Signing the ModSecurity Contribution Agreement
Two months after leaving it, I went back: I signed the ModSecurity Contribution Agreement. If you read my blog post on open source dual licensing from a few days ago, the one where I explain how it is difficult to get user contributions to a dual-licensed open source project, you may wonder if I had told the truth. I had. I had said it was difficult to get contributions, but not impossible.
This is an interesting position for me to be in because I used to be on the other side, explaining to others why dual-licensing should not be a barrier to their contributing. It's only fair that I sign on the dotted line, isn't it? But—with the discussion on dual licensing in mind—why did I do it? It all comes down to motivation.
When you have big ideas it makes sense to start your own project, work hard, and benefit from your work. But when your ideas are not of the new-project sort, and generally not worth changing your life for, then the best thing to do is share your ideas (in the form of a code contribution) to a well-established project. By doing that you scratch your itch and get other people to benefit from your work.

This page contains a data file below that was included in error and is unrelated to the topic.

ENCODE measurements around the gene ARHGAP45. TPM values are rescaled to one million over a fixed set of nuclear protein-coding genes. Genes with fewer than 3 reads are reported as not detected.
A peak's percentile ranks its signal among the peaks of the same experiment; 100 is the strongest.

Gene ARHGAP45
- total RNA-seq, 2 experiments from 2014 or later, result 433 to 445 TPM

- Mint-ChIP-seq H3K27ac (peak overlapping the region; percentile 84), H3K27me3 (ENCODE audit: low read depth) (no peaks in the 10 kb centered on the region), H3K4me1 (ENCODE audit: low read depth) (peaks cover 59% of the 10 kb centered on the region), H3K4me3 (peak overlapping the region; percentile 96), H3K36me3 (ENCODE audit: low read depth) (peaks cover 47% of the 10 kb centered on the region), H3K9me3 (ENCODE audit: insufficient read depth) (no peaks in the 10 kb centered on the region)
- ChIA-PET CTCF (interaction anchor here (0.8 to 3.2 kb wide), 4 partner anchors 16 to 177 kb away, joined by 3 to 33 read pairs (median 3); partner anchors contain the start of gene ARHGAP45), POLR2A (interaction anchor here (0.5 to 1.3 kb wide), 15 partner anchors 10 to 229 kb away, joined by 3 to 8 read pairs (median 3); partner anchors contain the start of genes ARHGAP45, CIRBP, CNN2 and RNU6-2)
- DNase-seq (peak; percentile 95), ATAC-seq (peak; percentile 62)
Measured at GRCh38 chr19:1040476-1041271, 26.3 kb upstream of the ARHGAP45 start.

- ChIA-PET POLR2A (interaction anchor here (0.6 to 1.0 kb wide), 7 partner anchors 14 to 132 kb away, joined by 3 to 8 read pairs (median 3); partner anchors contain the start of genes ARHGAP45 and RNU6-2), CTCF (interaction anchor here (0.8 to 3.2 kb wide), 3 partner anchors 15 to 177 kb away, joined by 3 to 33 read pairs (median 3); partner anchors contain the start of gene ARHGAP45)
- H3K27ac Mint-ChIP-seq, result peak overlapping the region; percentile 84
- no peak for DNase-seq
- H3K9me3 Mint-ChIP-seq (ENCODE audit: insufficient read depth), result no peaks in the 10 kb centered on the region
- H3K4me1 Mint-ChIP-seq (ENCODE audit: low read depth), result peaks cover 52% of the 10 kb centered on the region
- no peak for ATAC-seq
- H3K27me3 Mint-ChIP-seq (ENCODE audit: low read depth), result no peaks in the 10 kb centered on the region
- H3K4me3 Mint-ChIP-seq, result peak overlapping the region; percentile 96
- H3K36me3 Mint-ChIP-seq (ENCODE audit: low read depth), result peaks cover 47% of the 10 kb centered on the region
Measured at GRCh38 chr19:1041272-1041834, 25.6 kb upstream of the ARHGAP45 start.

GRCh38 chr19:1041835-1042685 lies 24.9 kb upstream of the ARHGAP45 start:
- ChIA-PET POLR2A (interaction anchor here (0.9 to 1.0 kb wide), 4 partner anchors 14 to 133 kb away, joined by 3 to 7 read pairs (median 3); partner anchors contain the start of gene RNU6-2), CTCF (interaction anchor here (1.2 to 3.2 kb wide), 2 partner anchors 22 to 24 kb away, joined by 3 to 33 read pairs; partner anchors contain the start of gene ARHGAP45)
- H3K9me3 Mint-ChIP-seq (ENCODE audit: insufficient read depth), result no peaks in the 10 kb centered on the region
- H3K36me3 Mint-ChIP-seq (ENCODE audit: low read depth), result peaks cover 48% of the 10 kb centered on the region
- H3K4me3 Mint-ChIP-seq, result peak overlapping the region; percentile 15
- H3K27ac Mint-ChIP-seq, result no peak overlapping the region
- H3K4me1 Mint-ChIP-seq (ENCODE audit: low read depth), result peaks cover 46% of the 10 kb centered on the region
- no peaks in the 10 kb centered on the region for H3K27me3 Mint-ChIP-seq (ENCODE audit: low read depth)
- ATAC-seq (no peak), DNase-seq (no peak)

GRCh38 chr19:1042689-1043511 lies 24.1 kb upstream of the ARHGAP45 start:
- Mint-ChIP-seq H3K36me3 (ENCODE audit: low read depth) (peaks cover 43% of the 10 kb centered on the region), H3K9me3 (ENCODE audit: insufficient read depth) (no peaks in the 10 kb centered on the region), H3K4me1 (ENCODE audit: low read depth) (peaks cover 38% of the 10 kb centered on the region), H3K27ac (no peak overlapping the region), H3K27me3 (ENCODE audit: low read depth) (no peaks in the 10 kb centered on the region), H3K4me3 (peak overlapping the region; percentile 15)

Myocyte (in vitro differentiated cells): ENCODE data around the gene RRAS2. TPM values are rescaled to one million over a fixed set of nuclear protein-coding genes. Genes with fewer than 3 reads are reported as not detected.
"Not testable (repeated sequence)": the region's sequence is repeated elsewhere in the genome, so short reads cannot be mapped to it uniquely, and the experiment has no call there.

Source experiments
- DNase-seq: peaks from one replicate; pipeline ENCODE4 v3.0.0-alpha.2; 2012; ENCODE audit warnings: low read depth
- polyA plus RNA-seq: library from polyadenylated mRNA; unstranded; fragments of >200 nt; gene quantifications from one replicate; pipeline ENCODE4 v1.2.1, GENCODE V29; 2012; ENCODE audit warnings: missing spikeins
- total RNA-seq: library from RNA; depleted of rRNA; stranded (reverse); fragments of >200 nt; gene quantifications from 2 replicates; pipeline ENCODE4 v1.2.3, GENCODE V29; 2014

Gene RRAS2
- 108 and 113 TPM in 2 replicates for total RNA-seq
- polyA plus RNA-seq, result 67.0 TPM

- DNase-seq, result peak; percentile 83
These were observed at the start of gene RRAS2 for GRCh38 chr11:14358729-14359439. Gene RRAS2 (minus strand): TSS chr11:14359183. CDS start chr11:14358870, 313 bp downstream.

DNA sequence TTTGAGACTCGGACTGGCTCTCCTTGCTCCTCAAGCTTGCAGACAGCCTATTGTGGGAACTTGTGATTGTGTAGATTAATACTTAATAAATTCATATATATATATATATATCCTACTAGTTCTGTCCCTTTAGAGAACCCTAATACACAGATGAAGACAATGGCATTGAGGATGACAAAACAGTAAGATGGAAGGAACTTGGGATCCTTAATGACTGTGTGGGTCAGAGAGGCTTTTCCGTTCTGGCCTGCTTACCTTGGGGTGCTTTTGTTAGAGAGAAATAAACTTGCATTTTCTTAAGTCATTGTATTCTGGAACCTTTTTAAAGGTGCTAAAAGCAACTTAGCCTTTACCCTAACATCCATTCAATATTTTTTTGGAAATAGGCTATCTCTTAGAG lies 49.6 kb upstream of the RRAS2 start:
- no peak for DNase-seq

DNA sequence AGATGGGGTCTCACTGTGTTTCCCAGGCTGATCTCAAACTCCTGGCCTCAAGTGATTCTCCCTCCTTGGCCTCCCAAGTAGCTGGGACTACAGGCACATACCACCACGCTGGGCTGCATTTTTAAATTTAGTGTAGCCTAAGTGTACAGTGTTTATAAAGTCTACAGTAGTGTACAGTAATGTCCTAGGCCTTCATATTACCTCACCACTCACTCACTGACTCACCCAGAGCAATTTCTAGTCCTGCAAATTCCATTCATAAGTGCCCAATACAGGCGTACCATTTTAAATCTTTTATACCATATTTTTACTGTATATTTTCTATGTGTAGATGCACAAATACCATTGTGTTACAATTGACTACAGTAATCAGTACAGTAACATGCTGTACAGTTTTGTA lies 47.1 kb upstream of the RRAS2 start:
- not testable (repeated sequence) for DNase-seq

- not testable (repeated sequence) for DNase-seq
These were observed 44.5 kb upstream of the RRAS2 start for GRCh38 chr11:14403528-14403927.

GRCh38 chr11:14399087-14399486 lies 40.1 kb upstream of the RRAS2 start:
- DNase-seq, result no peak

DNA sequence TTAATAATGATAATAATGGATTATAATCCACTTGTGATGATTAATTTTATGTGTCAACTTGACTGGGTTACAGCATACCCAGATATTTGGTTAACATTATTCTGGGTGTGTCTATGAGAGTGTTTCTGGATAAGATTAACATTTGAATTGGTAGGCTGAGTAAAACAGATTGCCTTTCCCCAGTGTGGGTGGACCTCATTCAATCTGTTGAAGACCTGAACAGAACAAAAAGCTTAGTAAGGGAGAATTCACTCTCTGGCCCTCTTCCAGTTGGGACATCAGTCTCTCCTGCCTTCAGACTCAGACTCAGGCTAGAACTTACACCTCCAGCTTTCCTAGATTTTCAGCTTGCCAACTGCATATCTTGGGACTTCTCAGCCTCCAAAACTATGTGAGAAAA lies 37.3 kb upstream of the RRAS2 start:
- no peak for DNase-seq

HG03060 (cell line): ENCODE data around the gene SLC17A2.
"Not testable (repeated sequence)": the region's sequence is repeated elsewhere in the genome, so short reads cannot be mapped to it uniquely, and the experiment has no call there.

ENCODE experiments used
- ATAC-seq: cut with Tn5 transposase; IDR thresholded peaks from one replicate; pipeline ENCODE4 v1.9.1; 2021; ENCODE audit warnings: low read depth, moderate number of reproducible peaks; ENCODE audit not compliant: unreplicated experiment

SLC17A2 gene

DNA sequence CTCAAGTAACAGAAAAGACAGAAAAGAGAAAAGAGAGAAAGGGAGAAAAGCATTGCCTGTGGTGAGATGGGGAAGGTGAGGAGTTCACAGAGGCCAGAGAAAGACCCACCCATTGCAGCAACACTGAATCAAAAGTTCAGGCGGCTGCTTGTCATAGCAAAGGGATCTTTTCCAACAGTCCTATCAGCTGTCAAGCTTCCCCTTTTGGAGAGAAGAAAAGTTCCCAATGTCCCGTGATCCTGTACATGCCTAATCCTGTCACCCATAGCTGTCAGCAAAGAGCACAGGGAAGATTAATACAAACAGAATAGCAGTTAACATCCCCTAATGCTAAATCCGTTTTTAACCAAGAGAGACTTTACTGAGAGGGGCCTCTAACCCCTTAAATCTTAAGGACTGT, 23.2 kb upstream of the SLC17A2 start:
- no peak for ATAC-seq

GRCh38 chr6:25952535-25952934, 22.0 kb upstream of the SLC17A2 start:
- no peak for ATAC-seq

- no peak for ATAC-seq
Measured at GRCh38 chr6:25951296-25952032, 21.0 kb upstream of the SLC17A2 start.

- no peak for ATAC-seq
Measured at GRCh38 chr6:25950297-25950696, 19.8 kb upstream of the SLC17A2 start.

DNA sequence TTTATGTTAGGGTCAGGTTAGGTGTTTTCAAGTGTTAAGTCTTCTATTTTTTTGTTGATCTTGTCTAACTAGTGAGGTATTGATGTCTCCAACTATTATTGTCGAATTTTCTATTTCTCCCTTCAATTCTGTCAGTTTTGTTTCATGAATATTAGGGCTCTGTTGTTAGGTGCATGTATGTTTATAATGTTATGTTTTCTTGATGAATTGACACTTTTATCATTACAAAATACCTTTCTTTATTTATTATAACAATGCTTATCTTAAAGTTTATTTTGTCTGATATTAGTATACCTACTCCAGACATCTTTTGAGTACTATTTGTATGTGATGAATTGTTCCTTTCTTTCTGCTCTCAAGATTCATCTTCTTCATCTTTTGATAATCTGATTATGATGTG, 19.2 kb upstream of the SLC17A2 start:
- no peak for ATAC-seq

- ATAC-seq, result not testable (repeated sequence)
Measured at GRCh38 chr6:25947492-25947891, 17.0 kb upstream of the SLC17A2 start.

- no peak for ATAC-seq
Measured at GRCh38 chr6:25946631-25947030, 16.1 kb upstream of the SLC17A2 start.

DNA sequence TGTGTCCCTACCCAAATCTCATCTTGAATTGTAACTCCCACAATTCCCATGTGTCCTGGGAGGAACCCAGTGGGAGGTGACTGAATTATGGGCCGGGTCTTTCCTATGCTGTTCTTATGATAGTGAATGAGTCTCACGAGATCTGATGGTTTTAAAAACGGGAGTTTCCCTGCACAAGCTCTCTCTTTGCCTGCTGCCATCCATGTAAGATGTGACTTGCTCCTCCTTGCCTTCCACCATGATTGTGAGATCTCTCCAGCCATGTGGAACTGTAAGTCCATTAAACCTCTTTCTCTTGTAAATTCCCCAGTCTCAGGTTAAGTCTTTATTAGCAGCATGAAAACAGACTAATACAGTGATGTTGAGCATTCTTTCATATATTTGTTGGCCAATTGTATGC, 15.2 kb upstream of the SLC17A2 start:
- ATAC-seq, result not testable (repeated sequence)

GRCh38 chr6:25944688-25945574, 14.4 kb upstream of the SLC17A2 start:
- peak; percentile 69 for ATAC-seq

And I don't feel bad about giving my time and code to Breach Security (who owns ModSecurity). Not in the slightest. After all, many man-years have been invested in ModSecurity. What do you think my contributions are going to be worth compared to what has already been given away to me?